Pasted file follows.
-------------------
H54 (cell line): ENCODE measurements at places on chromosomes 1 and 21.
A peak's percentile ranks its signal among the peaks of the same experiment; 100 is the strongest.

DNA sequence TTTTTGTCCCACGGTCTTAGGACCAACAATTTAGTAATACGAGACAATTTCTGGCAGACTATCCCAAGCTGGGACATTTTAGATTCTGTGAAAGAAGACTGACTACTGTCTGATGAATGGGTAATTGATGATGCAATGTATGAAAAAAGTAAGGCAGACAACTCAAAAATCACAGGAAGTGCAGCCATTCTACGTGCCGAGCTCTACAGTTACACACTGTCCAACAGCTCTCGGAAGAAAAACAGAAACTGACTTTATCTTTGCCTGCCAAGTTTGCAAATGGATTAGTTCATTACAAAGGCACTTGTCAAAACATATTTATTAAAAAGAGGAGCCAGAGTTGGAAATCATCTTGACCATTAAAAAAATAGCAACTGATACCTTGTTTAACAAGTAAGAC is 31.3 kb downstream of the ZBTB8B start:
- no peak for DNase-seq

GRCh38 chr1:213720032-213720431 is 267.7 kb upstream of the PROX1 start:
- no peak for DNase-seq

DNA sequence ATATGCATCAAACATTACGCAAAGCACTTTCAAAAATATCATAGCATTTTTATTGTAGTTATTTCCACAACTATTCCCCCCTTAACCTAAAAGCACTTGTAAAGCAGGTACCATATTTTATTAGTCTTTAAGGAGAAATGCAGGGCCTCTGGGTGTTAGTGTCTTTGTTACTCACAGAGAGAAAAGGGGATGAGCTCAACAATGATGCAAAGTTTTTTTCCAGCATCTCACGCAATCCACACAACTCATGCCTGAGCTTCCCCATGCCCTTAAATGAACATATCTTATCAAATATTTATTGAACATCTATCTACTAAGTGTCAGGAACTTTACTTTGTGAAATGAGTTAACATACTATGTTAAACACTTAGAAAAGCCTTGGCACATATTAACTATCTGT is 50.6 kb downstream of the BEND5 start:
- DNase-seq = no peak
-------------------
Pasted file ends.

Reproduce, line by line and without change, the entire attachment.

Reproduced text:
H54 (cell line): ENCODE measurements at places on chromosomes 1 and 21.
A peak's percentile ranks its signal among the peaks of the same experiment; 100 is the strongest.

DNA sequence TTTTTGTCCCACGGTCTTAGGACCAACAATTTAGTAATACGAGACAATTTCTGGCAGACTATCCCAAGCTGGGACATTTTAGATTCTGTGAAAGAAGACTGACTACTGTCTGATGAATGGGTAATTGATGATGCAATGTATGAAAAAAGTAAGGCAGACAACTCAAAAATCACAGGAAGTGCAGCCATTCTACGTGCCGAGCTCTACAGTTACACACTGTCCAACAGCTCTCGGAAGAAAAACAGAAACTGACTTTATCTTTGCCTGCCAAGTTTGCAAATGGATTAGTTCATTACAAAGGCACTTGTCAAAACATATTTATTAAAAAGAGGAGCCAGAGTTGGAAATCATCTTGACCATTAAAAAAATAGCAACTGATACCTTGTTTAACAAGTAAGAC is 31.3 kb downstream of the ZBTB8B start:
- no peak for DNase-seq

GRCh38 chr1:213720032-213720431 is 267.7 kb upstream of the PROX1 start:
- no peak for DNase-seq

DNA sequence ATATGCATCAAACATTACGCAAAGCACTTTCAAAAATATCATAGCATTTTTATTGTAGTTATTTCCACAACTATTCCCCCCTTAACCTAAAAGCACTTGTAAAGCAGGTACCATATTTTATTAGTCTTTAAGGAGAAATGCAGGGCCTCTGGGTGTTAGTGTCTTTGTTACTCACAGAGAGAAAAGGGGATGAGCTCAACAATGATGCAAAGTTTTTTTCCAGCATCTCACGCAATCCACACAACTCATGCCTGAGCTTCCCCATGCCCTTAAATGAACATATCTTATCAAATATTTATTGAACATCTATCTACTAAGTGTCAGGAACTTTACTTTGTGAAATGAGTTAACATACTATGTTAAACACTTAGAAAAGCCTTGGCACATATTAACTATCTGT is 50.6 kb downstream of the BEND5 start:
- DNase-seq = no peak